Ian flies the world
So it was that, after careful study of the timetable, I reserved two Business Class tickets for the Saturday, routing back to London Heathrow rather than Birmingham because the last flight to Birmingham would not have given us long in Paris at all. However, return was early enough to give us a chance to return by rail to Birmingham at a reasonable hour.
It is not for me to mention the name of the travel agent, who have since ceased trading. On arrival at Birmingham airport, we were shocked to find that the first flight coupon was not present in my ticket. An enquiry on the computer system showed that the agent admitted the mistake, and so the ticket was reissued. I pity the first person to whom this ever happened: the computer software probably couldn't have handled it then, and they would have been obliged either to pay again, or to cancel.
Checking in is much more straightforward if travel is in Business Class with only hand baggage, and so it all ran very smoothly once I had a ticket. After this, a short wait before we boarded the BAC 1-11 and were issued with a sumptuous breakfast with champagne. An hour later and the six passengers in the Business Class cabin got off the aeroplane and cleared immigration and customs in Paris. After that, a short train ride took us into town, and we saw, inter alia, the Seine, Notre Dame, Champs-Elysees, Arc de Triomphe, Tour Eiffel, Opera House. All this in one day, a snowy day at that.
By evening, it was the end of a tiring day, and time to return to CDG. Again, there was no problem at check-in. One thing I had not realised was that the aeroplane back to London was to be a Tristar. This large airliner was probably well- suited to the busy route during the week, but on a Saturday night not many people are travelling back to London. So we sat near the back of a very large Club cabin, speculating how the cabin staff ever manage to feed the people if it is full. Club means a fairly large meal, but on this route very little time to consume it. Fortunately, we both eat fast. The food was all good.
On landing, all went smoothly. From Terminal 4 to underground, from underground to Euston, arriving back home before midnight. All in all, a very rewarding day, and one in which I suspect we had done more than we might have done if we had been away for a long weekend. The travel bug had bitten hard, and we would never be the same again.
Checking in was much the same as it had been when I had travelled the same route just a couple of months earlier. The price of the ticket was the same too, though the French Government had introduced a security charge of FRF 3.00 in the meantime. Still, I wasn't paying it.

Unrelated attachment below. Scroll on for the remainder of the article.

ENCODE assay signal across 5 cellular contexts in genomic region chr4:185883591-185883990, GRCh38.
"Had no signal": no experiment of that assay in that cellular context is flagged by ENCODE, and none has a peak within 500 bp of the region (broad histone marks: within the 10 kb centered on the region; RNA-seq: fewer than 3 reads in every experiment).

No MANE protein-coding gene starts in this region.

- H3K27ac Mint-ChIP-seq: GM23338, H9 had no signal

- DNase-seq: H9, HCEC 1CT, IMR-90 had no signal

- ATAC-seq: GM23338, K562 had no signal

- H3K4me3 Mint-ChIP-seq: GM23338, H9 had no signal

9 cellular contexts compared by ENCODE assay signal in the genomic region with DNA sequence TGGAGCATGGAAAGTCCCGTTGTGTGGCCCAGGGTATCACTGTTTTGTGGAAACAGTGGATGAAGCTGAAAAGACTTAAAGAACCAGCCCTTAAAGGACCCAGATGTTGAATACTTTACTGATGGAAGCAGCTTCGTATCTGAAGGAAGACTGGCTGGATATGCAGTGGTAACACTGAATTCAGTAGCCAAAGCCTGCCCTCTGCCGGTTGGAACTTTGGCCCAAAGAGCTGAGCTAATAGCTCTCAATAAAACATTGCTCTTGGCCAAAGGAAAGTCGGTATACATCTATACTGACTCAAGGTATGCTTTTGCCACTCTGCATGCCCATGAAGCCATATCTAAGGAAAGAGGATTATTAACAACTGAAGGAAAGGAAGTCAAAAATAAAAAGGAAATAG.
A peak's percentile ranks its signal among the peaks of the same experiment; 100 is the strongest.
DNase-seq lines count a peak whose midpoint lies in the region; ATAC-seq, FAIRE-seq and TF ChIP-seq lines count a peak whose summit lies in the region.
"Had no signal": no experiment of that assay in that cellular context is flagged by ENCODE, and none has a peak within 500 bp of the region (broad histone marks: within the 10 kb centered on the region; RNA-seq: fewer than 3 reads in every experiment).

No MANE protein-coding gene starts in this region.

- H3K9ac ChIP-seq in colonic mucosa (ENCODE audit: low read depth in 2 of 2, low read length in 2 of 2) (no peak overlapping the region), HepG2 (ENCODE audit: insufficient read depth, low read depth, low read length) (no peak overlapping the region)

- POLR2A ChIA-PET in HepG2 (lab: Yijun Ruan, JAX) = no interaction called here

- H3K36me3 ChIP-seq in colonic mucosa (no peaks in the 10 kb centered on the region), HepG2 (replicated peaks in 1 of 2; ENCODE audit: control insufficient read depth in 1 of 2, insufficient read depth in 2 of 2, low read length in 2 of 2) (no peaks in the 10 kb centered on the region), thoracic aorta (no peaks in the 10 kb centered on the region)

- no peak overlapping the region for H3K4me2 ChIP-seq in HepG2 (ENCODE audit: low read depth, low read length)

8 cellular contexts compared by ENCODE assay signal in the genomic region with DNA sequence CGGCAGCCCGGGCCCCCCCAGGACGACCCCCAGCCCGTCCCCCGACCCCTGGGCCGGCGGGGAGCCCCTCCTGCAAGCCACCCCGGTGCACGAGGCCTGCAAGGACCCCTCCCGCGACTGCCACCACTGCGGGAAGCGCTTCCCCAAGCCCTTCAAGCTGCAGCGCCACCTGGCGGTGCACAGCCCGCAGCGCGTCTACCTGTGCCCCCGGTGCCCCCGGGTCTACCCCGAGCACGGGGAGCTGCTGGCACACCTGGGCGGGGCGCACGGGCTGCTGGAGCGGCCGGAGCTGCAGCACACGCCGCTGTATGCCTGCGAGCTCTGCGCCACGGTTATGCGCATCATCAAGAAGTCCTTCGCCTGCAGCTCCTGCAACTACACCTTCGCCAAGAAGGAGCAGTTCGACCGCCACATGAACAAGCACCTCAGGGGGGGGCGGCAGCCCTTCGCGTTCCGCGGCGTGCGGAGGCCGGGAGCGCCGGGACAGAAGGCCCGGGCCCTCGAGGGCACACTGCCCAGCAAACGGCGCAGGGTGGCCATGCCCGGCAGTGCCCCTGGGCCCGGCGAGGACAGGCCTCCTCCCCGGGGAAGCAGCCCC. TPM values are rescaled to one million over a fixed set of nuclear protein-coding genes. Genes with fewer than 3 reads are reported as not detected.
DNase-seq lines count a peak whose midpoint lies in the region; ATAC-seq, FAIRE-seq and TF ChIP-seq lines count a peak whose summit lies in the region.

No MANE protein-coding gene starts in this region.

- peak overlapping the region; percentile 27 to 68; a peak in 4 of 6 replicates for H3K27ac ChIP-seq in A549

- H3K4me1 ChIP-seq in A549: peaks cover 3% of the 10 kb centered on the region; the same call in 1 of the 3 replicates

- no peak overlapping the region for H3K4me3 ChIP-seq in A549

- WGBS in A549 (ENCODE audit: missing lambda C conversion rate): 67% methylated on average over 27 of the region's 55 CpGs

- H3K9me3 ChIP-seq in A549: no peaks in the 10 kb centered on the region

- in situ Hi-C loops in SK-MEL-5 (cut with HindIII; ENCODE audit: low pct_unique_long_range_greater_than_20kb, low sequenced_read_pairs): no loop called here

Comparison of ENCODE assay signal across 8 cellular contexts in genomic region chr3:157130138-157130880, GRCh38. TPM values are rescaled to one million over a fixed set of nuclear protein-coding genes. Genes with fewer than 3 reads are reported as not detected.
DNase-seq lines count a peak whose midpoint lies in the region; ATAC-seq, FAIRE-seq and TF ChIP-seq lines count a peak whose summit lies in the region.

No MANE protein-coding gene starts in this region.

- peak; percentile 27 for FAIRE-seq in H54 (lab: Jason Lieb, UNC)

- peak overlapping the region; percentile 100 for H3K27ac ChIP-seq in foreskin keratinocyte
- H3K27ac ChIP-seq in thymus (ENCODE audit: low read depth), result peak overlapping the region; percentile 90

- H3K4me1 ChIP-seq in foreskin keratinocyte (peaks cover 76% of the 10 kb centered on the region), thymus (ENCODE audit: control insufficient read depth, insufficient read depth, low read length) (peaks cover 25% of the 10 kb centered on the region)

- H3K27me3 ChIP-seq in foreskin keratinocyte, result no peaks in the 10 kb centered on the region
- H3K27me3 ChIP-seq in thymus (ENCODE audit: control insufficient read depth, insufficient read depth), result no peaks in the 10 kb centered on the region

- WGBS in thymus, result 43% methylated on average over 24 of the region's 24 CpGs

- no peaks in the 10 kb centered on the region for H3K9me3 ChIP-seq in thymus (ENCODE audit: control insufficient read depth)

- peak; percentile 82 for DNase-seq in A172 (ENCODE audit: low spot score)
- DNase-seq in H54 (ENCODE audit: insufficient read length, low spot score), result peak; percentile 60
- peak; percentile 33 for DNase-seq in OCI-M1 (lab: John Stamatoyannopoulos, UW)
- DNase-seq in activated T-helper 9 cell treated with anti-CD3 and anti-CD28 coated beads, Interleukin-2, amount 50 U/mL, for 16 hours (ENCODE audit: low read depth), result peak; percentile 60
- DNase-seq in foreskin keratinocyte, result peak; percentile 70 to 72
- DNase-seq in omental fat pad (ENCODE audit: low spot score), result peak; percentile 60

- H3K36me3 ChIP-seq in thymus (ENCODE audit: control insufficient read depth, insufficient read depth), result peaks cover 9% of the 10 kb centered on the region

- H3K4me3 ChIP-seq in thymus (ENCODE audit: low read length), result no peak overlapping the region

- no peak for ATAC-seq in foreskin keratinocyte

Travelling in Business Class on this route on Sunday evening was not particularly special, except that I was given better food than the economy passengers. There was no special club cabin on this flight, as I remember, just a curtain pulled across. The fun started after we arrived in Paris.
Queues at immigration were quite amazing, considering that I was only coming over from the UK, but this could have been connected with the rugby international that had taken place the previous day. I had often wondered whether the French really sing Alouette, and this was my opportunity to find that they do. However, as the song progressed, the parts of the body named in the verses became words with which I was less and less familiar, until by the third verse I could only guess, probably at least nearly correctly, what they were singing. However, I'm sure the average alouette doesn't have feathers in all those places.
After a taxi ride to the hotel, it was a quiet night, which I found quite relaxing.
The course I attended proved most interesting and fulfilling, and would also result in further travel, which was obviously just what I wanted. It was all I could have hoped for: an interesting course, containing worthwhile and practical material which I would be able to use both professionally and personally.
The people on the course were friendly, and we went out most evenings during the week. On the night we didn't all go out together, I went to La Mariacha, a Mexican restaurant just off the Champs-Elysees. It offers excellent Mexican cuisine and live music. The drawback is that it is very expensive, but worthwhile. If you go there, choose wine with care and don't get ripped off. La Mariacha doesn't open till 9 pm.
At the end of the course, we shared a taxi back to the airport. I found it most embarrassing when I got in the wrong side of the taxi, and found myself confronted by a steering wheel. The whole assembled company found this most amusing. Why don't the rest of the world drive on the correct side of the road? If it's good enough for the Japanese, the British, the Australians, the Fijians, the New Zealanders, why not for the French?
The staff canteen at my company's offices in Paris offered an unusual scheme of payment. All attendees of courses were issued with a fixed value pass, which one could use during the week. On the last day, I still had a fair value left, so rather than waste it, I bought a half-bottle of wine. This, it struck me later, might not have been a good move, because it took me over the duty-free limit available. It seemed a shame not to put it to good use, so I drank it in the departure lounge at the airport. Combined with the lunch we had consumed earlier and the copious amounts of alcohol furnished on the flight, combined with the fact that I had not been speaking with native English speakers for nearly a week, my style on arriving back in Birmingham was not one that my fiancee saw in an entirely postive light.